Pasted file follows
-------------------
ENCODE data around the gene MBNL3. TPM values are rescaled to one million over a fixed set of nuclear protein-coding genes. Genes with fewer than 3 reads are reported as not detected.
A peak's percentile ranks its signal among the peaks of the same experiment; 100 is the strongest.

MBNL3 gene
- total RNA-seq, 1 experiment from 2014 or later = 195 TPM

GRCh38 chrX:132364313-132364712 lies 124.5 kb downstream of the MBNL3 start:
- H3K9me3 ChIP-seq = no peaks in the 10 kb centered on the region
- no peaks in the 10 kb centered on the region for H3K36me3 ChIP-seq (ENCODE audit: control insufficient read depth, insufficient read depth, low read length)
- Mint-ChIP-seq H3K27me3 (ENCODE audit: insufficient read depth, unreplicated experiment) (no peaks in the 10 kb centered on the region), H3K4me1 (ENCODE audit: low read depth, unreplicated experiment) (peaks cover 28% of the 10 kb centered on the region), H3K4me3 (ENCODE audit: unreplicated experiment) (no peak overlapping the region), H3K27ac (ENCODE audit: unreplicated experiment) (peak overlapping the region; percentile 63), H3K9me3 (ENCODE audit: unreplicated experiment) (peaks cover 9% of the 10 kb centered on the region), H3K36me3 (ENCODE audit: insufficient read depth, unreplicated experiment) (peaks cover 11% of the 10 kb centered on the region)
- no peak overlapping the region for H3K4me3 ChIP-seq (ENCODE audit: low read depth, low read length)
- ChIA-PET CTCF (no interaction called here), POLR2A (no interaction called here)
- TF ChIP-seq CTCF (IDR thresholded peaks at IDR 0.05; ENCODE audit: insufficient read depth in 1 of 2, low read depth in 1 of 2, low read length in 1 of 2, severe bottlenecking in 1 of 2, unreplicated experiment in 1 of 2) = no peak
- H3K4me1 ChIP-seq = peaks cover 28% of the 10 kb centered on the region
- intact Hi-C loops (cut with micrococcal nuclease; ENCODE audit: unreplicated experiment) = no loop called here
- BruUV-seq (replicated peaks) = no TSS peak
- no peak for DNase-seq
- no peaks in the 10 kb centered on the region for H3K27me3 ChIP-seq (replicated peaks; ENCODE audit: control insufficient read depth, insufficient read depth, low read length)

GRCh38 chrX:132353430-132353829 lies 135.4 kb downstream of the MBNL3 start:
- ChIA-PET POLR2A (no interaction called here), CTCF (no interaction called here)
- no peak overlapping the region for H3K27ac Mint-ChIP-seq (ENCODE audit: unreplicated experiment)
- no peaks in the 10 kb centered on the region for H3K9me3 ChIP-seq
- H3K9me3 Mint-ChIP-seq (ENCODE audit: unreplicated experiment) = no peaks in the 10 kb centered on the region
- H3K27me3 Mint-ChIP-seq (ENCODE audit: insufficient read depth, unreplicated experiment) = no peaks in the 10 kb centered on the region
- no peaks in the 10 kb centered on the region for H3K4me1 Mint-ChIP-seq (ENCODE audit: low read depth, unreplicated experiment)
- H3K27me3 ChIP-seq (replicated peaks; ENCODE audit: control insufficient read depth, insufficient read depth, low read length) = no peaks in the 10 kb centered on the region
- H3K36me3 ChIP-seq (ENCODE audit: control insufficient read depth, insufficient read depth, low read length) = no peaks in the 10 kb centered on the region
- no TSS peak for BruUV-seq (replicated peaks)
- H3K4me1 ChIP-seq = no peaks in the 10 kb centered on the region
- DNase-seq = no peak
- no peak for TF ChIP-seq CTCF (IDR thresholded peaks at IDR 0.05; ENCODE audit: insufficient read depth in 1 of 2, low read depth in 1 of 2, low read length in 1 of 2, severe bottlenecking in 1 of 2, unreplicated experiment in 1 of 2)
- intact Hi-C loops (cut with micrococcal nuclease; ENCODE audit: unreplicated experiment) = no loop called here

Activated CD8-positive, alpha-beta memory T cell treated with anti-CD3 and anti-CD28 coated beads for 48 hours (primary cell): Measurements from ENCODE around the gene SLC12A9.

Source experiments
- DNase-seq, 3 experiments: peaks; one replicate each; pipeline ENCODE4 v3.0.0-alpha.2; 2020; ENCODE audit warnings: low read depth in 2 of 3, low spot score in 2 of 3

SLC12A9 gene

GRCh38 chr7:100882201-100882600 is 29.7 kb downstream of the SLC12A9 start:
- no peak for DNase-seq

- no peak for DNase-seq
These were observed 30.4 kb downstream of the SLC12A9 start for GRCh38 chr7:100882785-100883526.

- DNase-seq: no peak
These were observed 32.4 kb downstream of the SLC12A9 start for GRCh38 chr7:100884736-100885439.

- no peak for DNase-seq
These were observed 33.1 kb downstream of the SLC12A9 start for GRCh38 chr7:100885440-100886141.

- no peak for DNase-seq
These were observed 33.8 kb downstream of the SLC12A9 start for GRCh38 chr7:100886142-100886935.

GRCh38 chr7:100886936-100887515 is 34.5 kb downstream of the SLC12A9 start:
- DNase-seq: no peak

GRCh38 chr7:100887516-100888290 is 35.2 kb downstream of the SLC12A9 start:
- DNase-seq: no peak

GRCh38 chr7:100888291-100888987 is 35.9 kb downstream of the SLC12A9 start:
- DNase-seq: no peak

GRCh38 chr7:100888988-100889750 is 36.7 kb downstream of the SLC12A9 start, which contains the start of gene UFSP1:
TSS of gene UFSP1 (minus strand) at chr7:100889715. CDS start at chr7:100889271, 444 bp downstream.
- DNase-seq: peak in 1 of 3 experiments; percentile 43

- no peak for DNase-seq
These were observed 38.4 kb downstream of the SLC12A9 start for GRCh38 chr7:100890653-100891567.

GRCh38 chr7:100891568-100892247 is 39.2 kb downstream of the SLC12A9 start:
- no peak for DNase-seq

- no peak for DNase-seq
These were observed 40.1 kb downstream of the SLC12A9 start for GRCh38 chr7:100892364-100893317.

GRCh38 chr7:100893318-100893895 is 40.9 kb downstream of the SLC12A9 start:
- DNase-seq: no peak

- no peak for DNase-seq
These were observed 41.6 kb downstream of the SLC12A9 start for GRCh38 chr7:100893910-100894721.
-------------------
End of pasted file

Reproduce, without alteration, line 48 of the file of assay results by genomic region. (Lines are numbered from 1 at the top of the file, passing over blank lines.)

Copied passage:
- DNase-seq: no peak